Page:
Too Many Castles

So I’ve bounced over from Ireland to Scotland (a forty minute flight between Dublin and Edinburgh), and I am having an enraptured time. Whenever I visit Scotland, I feel a sense of wonder and joy, in part because it’s just so danged pretty, and in part because it’s Scotland. History here, as in Ireland, goes back thousands of years before the pyramids, and everywhere you look somebody’s story—the Picts, the Vikings, the Jacobites—has left venerable footprints.

I envy the Scots the unifying influence of a long, shared legacy, but I also realize history can be too much of a good thing. Which castles should be saved? Which should be allowed to continue their slow march toward a death from natural causes? How many “historic stately homes” can the sightseeing public or the taxpaying public support, and what should be done with the extras?

On this visit, we paid a call at Traquair House, the oldest continuously occupied home in Scotland—continuous, as in since the early 1200s—and one of few that preserves the Catholic side of the whole violent mess we call the Reformation. Mary Queen of Scots slept there, and her rosary and crucifix are on display.

We also called at Abbottsford, Sir Walter Scot’s home, and one that claims to be the most important writer’s residence open to the public anywhere on the globe. Without Sir Walter, we might not have stumbled upon the notion of historical fiction (he turned hist fic into a global phenomenon), so of course his house ought to be preserved too.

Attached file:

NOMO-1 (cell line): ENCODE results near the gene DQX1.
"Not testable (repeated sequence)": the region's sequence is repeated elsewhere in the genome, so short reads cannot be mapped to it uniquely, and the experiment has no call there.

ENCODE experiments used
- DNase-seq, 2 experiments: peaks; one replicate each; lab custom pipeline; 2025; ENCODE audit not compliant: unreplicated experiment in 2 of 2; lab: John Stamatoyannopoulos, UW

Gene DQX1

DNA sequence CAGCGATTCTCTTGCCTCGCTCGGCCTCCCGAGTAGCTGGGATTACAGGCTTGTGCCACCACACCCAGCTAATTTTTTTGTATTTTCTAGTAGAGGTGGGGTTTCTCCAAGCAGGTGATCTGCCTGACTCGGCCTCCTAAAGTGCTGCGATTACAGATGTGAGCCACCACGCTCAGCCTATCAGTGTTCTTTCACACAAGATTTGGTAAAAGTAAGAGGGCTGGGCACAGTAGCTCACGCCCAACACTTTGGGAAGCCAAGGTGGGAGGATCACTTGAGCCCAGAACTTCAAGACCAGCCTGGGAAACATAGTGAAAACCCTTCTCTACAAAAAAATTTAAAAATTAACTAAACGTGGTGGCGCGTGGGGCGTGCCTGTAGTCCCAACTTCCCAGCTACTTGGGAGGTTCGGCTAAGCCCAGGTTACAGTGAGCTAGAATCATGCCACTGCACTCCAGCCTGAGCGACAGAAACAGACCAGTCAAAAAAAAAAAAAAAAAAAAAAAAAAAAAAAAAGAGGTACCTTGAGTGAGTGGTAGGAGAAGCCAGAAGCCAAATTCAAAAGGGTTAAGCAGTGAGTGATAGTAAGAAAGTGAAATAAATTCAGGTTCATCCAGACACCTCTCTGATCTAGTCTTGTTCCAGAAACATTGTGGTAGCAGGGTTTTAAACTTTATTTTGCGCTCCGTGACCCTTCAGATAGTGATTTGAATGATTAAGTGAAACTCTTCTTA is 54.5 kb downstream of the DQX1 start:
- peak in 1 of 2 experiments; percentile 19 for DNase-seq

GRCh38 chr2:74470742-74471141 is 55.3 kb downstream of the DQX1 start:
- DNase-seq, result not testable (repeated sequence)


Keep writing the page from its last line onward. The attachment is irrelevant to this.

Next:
My favorite place so far has been Ellisland, a humble farm worked by Robert Burns for a few years in his late twenties and early thirties. He built the farmhouse and many of the existing dry stone walls himself, plowed the ground and designed the house. His years at Ellisland were among his most productive, and the property is beautiful, even if the ground wasn’t all the fertile. I’d like to see Ellisland preserved for future generations too, and besides, it has a resident self-appointed feline welcoming committee of one which immediately ensures National Treasure status, right?

Americans move on average 11 times in our lives, and I’m on track to match that number, but my story has taken place mostly in two places: The one home I lived in between birth and age eighteen, the home where I’ve raised my daughter.

And yet, the place I lived when my daughter was conceived, the little apartment where she began life, the blasted summer rentals in San Diego where I was forced to spend several childhood summers… they are part of my story too.  My dad always pointed to the house where I and six siblings grew up as, “the place where it all happened,” but it turned out to be just one scene in his long, long story.

If you had to preserve one location for posterity as the place to tell your story, where would it be? Why? To one commenter, I’ll send a $50 Barnes and Noble gift card. (Which reminds me, keep an eye on my new Deals page, and feel free to nominate a book for discounting.)

 

 

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15 comments on “Too Many Castles